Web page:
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THE BROWSER: A quick look at recent releases

  • November 12, 2012 - 11:07 AM

THE GIFT OF PETS

By Bruce Coston (St. Martin's Press, 302 pages, $25.99)

There's wonderful material in this veterinarian's memoir, with stories ranging from heartbreaking to funny to bizarre. (Be warned: There are nauseating chapters, too. Removing pieces of a tennis ball from a rottweiler's intestinal tract is not a pretty business.) Bruce Coston remembers a grade-schooler who used his allowance to pay for cancer surgery for his beloved pet rat, knowing that it would buy the animal just a bit more time. He hilariously describes his teen experience shadowing cattle and horse vets in Minnesota. (Cleaning out a cow's innards is not pretty business, either. He opted for pet medicine instead.) Unfortunately, the storytelling doesn't measure up to the material. The author is clearly a great vet, but he tends to overwrite, peppering his stories with exclamation points and lengthy descriptions that distract from the humor, love and grief he observes every day. Pet lovers and those interested in vet work will forgive the flaws, though, and will savor the stories Coston shares.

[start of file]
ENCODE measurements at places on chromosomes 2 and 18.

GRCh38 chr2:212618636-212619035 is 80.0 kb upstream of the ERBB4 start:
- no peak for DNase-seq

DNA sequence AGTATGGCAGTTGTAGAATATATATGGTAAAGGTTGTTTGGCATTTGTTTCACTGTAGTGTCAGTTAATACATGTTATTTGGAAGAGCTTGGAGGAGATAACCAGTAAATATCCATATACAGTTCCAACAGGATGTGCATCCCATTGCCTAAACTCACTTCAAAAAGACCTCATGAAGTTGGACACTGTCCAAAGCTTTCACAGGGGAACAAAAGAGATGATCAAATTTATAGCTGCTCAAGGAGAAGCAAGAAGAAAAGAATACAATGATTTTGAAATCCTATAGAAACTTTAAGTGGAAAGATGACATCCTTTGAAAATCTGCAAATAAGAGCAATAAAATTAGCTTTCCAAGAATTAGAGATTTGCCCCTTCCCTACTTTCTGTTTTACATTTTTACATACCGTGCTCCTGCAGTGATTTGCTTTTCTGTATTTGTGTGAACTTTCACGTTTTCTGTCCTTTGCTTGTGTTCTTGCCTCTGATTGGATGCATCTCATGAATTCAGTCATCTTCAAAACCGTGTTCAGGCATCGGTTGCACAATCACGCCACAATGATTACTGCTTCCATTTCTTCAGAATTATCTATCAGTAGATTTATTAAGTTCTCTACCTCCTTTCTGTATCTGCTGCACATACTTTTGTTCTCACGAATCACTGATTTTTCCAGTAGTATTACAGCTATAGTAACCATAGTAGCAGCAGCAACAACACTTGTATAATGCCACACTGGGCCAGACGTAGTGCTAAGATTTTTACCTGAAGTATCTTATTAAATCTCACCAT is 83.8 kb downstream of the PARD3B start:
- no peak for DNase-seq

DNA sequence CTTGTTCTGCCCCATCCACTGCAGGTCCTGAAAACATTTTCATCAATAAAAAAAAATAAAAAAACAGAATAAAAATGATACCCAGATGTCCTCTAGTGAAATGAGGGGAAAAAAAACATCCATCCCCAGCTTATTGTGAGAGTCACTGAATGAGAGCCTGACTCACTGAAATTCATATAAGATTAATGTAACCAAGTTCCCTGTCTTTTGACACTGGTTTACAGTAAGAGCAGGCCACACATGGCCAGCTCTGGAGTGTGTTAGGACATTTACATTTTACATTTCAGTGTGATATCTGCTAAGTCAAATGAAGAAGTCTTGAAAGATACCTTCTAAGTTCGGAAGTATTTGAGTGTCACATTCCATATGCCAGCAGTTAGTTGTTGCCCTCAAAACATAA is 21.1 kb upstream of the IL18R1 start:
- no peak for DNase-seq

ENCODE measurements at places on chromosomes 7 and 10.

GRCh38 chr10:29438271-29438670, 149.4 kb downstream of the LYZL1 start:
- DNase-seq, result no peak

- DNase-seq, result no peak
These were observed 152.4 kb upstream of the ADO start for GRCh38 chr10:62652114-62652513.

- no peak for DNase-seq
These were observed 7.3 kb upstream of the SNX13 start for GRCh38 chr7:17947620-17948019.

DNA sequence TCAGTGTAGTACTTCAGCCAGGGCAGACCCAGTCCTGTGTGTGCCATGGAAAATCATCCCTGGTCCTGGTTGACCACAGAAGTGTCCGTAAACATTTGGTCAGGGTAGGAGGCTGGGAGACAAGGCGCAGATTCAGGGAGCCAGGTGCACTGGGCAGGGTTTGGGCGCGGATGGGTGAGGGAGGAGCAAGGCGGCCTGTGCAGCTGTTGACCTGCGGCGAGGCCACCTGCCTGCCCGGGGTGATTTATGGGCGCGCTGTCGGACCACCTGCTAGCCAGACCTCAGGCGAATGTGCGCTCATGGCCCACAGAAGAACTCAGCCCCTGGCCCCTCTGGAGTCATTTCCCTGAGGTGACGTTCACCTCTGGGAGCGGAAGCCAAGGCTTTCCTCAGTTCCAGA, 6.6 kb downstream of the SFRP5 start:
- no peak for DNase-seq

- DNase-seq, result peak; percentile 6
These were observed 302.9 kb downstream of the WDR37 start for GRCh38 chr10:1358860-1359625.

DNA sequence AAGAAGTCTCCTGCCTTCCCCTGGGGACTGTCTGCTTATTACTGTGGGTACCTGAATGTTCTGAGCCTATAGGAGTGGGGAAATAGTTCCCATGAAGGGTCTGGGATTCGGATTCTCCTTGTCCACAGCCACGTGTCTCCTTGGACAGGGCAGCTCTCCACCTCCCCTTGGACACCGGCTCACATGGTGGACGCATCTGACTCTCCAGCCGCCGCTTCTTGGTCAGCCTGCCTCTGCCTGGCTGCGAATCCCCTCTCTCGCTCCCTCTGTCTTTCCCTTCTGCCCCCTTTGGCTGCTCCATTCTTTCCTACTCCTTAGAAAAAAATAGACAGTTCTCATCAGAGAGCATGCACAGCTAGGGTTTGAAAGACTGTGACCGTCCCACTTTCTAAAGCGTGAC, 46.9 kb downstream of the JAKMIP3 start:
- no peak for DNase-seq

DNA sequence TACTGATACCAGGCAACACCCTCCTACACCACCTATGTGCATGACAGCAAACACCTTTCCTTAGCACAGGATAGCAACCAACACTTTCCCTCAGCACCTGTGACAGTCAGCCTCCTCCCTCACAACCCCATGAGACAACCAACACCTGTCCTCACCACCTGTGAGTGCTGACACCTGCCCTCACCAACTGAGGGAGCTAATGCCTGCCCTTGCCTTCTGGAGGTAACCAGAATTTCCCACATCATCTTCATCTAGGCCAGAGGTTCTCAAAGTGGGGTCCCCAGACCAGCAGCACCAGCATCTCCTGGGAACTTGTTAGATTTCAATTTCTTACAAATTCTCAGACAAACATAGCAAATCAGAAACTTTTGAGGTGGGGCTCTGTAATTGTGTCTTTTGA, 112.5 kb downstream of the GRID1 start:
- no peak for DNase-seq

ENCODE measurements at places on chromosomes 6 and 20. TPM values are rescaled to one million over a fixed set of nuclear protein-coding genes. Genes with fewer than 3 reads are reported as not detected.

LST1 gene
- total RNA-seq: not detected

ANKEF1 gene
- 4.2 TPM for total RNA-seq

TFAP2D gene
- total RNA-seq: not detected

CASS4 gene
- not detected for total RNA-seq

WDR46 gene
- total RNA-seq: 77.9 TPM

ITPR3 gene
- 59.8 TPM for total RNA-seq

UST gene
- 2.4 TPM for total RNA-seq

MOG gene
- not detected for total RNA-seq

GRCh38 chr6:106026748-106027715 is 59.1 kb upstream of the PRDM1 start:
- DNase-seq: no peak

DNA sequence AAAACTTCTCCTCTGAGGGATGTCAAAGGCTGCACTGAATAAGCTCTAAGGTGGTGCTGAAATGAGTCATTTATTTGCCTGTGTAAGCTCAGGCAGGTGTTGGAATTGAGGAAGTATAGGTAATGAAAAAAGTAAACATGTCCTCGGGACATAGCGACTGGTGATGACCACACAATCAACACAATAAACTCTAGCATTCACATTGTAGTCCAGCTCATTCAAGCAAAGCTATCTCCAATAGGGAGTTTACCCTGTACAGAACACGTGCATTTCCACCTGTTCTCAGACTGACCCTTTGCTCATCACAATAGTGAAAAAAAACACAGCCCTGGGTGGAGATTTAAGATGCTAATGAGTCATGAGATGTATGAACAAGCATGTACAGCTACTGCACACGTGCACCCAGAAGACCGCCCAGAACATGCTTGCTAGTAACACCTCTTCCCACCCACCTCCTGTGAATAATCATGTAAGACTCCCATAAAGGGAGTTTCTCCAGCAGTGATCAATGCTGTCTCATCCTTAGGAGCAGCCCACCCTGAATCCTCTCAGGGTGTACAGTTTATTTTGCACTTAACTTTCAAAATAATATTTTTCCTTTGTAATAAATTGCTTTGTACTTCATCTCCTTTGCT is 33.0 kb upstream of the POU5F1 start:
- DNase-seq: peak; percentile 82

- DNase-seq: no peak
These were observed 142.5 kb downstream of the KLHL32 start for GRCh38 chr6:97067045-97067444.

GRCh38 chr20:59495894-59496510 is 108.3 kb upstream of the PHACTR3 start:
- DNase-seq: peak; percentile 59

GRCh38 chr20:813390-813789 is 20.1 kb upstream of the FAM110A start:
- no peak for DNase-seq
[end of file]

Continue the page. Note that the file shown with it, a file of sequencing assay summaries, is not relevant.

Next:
HOLLY COLLIER WILLMARTH,

COPY EDITOR

BLACK DAHLIA & WHITE ROSE: STORIES

By Joyce Carol Oates (Ecco, 288 pages, $24.99)

In yet another collection of raw, spooky and captivating stories set in troubled cities, families and psyches, Joyce Carol Oates demonstrates again that she is one of the nation's greatest writers. No one writes like her; no one so boldly explores the naïveté, narcissism and cruelty that lurk at the edges of many American lives and souls. In the title story, she returns to one of her obsessions, Marilyn Monroe, who as a young Norma Jeane Baker frets over the risks taken by her imagined 1940s roommate, Elizabeth Short, soon to be known as "the Black Dahlia," the infamous victim of a particularly horrific murder. In others, teenagers and adults with pinched lives work hard to shore up facades that fool no one but themselves. Yet as grotesque and even repulsive as some of Oates' characters can be, they are rendered with her distinctive muted compassion. And the most startling thing of all about them is that we've met these people; sometimes, we are these people. Oates' genius imagination is matched only by her mighty powers of observation. Many critics say Oates writes way too much, but this faithful reader says she can't possibly write enough.

PAMELA MILLER,

NIGHT/WEEKEND METRO EDITOR

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